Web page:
Friday, November 30, 2012

Memphis Music Hall of Fame inducts Elvis, Otis Redding, more

Photo: File / The Tennessean
ADRIAN SAINZ?Associated Press/The Tennessean

The Memphis Music Hall of Fame is inducting its first class Thursday night with a roster of 25 music greats spanning generations, from rock 'n' roll icon Elvis Presley to Oscar-winning rap group Three 6 Mafia.

The Hall of Fame will also induct blues guitarist B.B. King, Sun Records founder Sam Phillips, R&B singers Otis Redding and Isaac Hayes and influential R&B-soul-rock group Booker T. and the MGs.

Sponsored by the Memphis Rock 'n' Soul Museum, the hall has been in the planning stages for about seven years. All the inductees have strong ties to Memphis, where many soul, blues and rock n' roll pioneers have worked and performed.

Some inductees have ties to Presley, who moved to Memphis from Tupelo, Miss., as a young teenager. They include Sam Phillips, who recorded Elvis' first song, "That's All Right" at Sun Studio in 1954, and Dewey Phillips, the force behind the "Red, Hot and Blue" music show and the first disc jockey to play Elvis songs.

Sam Phillips — no relation to Dewey — also recorded songs by inductees King, bluesmen Bobby "Blue" Bland and Howlin' Wolf, rock n' roll pioneer Jerry Lee Lewis and R&B singer Rufus Thomas at Sun Records.

Several musicians have ties to the city's other prominent production studios, including Stax Records, Hi Records and Ardent Studios.

Hayes, Redding and The Staple Singers recorded at Stax Records, helping create the "Memphis Sound." Booker T. and the MGs was the house band at Stax, and also recorded the 1962 classic "Green Onions."

Stax founders Estelle Axton and Jim Stewart are being inducted.

The Staple Singers and fellow inductees ZZ Top, the Southern rock group, recorded at Ardent Studios. Representing Hi Records is Willie Mitchell, a trumpeter and bandleader who ran the studio, and soul singer Al Green.

Memphis-based Three 6 Mafia was the first rap group to take home an Academy Award for Best Original Song for their 2005 song, "It's Hard Out Here for a Pimp."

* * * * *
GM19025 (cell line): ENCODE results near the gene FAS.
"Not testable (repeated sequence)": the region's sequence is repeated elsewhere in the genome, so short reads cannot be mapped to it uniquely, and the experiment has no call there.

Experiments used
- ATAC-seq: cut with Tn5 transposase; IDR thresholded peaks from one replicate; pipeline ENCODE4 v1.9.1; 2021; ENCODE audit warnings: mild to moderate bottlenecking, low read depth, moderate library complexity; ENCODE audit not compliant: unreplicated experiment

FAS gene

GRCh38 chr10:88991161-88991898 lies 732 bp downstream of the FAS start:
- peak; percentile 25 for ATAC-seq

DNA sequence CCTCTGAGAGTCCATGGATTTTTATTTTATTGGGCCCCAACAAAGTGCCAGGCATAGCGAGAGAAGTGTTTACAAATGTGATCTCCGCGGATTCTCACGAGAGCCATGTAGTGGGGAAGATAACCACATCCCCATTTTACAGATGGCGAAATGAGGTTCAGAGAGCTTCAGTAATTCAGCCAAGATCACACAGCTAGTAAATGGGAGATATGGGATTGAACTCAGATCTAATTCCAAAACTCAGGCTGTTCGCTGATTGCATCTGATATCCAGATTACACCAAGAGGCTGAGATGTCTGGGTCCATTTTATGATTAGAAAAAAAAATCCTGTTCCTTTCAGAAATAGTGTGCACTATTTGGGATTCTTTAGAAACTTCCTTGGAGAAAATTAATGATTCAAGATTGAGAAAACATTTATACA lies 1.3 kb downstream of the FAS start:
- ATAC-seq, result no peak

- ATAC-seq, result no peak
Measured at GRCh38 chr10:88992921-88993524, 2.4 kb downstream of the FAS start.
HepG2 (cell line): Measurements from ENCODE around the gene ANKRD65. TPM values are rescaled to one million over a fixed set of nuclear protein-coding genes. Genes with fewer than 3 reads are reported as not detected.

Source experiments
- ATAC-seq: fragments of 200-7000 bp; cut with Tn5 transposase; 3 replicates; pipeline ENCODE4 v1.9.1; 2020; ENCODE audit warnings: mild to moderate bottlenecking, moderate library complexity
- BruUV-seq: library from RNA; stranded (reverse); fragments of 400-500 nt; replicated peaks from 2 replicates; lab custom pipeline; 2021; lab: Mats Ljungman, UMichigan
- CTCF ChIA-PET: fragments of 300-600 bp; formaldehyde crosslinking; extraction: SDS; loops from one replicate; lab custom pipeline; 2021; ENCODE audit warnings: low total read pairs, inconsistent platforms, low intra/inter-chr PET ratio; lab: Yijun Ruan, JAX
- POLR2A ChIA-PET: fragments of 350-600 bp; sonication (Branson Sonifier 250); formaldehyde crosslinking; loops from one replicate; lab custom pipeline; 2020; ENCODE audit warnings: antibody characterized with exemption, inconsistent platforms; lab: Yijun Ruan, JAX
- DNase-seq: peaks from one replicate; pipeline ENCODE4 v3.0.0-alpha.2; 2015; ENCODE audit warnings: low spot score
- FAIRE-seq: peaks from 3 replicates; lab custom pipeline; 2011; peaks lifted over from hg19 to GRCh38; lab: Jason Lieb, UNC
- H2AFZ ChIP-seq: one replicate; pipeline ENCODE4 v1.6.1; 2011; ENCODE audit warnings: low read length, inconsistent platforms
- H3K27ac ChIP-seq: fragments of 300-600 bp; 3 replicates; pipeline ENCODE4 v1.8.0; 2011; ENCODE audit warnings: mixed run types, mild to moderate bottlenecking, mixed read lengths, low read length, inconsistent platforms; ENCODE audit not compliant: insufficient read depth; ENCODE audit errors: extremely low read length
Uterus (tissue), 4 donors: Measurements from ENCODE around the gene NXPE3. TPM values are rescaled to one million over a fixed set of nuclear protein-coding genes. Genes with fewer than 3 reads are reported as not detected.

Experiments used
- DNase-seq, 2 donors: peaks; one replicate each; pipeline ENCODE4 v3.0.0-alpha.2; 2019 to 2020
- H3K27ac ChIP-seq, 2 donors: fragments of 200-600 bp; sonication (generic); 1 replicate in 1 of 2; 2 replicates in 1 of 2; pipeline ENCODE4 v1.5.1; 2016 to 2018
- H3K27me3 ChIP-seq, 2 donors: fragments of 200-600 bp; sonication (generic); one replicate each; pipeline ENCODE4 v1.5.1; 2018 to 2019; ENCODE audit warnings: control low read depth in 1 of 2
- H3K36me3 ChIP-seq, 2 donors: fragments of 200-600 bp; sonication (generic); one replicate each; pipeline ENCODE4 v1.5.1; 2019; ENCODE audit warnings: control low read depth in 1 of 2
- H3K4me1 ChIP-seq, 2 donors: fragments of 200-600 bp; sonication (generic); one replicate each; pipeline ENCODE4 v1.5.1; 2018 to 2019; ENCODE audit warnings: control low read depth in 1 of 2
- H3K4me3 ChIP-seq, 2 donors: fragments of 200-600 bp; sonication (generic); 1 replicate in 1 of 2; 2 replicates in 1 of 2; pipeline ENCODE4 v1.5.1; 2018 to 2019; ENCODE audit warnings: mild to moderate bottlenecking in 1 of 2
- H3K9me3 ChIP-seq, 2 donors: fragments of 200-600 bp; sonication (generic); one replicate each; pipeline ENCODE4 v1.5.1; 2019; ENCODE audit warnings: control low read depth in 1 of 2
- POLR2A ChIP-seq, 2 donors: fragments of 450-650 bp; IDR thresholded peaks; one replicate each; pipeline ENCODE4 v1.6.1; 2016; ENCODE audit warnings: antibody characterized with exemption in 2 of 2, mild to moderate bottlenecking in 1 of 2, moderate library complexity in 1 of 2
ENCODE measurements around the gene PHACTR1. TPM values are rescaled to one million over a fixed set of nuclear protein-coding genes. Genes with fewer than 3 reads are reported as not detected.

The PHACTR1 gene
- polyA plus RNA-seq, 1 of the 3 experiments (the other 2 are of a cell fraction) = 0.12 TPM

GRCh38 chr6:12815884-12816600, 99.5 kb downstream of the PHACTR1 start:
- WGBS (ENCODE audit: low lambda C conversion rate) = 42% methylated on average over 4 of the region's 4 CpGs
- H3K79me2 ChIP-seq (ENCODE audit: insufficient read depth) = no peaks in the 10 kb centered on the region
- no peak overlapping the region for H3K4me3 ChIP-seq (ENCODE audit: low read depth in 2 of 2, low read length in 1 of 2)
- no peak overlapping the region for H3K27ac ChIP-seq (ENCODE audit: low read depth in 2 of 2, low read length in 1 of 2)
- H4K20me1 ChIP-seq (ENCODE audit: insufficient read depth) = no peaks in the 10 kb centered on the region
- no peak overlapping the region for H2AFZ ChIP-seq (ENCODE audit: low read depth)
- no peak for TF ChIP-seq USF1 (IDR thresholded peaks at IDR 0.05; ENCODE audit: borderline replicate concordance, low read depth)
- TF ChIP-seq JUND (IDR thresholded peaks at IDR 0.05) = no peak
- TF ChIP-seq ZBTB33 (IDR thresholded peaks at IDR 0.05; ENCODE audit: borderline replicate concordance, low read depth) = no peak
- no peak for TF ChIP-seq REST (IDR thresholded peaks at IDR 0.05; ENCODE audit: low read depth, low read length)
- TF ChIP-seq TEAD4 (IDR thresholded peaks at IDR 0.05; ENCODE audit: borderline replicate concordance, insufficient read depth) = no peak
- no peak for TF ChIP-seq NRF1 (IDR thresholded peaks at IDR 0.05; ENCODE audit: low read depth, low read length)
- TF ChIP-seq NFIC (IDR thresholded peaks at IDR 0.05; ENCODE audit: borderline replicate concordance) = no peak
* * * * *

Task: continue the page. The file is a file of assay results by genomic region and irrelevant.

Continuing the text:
The hall of fame also is honoring early popular music pioneers such as blues musician and songwriter W.C. Handy — known as "The Father of the Blues" — and Lucie Campbell, a composer of gospel songs who died in 1963.

The inductees were determined by a nominating committee consisting of national authors, historians and music industry representatives. Inductions will be held annually.
Memphis Music Hall of Fame Inductees

Estelle Axton and Jim Stewart — Founders of Stax Records

Bobby "Blue" Bland — Blues singer

Booker T. and The MG's — R&B/soul/rock group

Lucie Campbell — Gospel composer/writer

George Coleman - Jazz saxophonist, composer and bandleader

Jim Dickinson - Musician, songwriter, producer

Al Green — R&B/soul singer

W.C. Handy — Blues pioneer

Isaac Hayes — R&B/soul singer

Howlin' Wolf — Blues musician

B.B. King — Blues guitarist

Jerry Lee Lewis — Rock n' roll singer, piano player

Jimmie Lunceford — Band director, orchestra leader

Professor W.T. McDaniel — Music teacher, jazz performer

Memphis Minnie — Blues guitarist, singer

Willie Mitchell — Trumpeter, bandleader; former head of Hi Records

Dewey Phillips — Disc jockey; first to play Elvis Presley

Sam Phillips — Founder of Sun Studio; recorded Elvis Presley, Johnny Cash, Jerry Lee Lewis

Elvis Presley — Rock n' roll singer, actor, international celebrity; known as "The King of Rock n' Roll."

Otis Redding — R&B/soul singer

The Staple Singers — Gospel/soul singers

Rufus Thomas — R&B singer, disc jockey

Three 6 Mafia — Academy Award-winning rap group.

Nat D. Williams — Teacher, editor, disc jockey

ZZ Top — Southern rock band

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